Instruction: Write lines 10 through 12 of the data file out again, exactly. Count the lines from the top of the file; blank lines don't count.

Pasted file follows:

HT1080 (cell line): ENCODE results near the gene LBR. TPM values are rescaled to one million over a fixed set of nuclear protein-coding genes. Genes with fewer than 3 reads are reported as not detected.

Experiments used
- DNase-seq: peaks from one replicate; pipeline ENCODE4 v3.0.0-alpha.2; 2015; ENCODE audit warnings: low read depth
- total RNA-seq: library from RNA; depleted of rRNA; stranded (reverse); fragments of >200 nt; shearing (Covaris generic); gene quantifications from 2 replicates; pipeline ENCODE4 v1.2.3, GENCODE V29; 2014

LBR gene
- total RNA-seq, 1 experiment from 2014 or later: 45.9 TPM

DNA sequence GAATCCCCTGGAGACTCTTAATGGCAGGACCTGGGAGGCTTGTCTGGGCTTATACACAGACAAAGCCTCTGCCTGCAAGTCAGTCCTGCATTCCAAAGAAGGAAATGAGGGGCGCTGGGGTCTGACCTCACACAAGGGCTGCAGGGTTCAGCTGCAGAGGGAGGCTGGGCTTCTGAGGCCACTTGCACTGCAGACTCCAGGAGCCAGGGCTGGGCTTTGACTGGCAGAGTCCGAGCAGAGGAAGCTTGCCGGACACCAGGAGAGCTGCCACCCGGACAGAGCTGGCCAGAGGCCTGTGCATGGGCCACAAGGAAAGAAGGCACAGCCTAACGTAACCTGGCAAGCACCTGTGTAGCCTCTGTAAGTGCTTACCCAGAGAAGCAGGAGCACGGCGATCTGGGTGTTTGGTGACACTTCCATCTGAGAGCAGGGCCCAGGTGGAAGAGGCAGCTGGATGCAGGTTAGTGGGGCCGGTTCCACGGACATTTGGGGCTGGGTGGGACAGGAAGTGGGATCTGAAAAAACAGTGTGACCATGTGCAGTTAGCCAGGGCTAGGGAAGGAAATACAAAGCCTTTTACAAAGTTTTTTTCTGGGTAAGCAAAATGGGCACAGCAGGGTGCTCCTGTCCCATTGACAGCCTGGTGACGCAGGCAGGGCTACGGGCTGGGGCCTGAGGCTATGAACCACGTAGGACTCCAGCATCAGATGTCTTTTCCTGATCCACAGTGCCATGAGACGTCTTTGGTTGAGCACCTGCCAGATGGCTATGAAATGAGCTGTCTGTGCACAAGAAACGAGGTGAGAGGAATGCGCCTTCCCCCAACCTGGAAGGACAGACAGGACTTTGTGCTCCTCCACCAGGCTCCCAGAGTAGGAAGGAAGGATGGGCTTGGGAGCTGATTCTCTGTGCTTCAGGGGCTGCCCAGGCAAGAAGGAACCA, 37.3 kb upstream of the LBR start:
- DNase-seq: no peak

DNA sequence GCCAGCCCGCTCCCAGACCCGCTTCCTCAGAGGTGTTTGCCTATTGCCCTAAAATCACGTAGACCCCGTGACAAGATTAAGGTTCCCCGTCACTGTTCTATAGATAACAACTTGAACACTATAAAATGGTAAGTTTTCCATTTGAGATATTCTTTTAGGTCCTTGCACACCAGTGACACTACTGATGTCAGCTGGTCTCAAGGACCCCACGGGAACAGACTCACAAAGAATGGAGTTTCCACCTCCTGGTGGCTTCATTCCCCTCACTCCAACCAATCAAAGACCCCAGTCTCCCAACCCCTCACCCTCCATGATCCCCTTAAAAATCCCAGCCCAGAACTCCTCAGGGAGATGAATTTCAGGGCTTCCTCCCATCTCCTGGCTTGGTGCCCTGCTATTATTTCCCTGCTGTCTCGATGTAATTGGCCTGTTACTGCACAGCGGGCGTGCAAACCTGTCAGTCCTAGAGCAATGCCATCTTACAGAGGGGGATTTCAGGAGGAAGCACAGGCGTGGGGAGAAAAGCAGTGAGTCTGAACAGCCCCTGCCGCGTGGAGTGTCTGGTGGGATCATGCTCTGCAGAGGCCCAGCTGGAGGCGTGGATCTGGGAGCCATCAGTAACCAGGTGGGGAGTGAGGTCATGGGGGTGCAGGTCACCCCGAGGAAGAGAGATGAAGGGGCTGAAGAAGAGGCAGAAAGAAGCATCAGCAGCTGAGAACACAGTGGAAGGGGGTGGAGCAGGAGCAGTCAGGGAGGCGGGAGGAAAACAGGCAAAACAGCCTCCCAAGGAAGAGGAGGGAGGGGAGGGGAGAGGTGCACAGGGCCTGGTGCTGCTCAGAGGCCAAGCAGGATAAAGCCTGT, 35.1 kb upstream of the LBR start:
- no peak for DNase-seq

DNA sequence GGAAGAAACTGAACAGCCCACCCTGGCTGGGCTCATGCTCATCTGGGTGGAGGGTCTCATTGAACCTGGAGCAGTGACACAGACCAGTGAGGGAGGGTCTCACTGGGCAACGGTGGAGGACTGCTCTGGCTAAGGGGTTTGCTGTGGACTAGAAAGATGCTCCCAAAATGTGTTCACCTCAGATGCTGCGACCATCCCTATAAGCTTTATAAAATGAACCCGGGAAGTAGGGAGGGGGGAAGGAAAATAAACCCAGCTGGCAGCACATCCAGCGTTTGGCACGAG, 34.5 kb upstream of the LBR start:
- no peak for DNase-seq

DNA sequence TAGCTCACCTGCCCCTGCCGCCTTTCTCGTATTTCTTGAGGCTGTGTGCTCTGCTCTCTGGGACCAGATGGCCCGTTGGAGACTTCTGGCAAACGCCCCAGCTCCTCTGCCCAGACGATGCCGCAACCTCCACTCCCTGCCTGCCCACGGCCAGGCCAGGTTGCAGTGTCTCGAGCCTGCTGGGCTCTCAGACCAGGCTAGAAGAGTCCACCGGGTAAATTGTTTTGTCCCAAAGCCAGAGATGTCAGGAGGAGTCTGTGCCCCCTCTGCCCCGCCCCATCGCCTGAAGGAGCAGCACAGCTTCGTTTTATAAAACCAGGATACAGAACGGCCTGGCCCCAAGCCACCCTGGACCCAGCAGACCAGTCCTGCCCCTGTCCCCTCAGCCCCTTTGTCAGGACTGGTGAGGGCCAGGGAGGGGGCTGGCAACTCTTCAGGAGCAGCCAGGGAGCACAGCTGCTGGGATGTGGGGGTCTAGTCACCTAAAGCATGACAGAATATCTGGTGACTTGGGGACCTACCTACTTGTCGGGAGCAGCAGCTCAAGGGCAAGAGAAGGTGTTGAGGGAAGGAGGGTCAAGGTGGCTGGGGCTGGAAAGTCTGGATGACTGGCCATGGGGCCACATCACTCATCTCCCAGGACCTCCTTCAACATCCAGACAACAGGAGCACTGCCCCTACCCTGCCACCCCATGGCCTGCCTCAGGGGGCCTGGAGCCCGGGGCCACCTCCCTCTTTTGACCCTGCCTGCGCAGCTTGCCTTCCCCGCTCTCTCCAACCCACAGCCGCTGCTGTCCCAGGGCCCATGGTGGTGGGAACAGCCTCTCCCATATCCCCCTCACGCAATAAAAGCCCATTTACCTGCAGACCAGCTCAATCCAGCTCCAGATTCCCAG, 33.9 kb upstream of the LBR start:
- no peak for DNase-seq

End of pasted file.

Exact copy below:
- no peak for DNase-seq

DNA sequence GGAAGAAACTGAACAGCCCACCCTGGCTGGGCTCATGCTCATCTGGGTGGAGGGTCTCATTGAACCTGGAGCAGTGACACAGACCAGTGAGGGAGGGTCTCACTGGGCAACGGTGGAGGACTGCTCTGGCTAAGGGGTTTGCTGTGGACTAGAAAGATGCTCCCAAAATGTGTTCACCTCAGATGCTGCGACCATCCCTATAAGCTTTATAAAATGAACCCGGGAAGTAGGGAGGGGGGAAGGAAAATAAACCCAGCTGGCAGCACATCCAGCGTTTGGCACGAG, 34.5 kb upstream of the LBR start:
- no peak for DNase-seq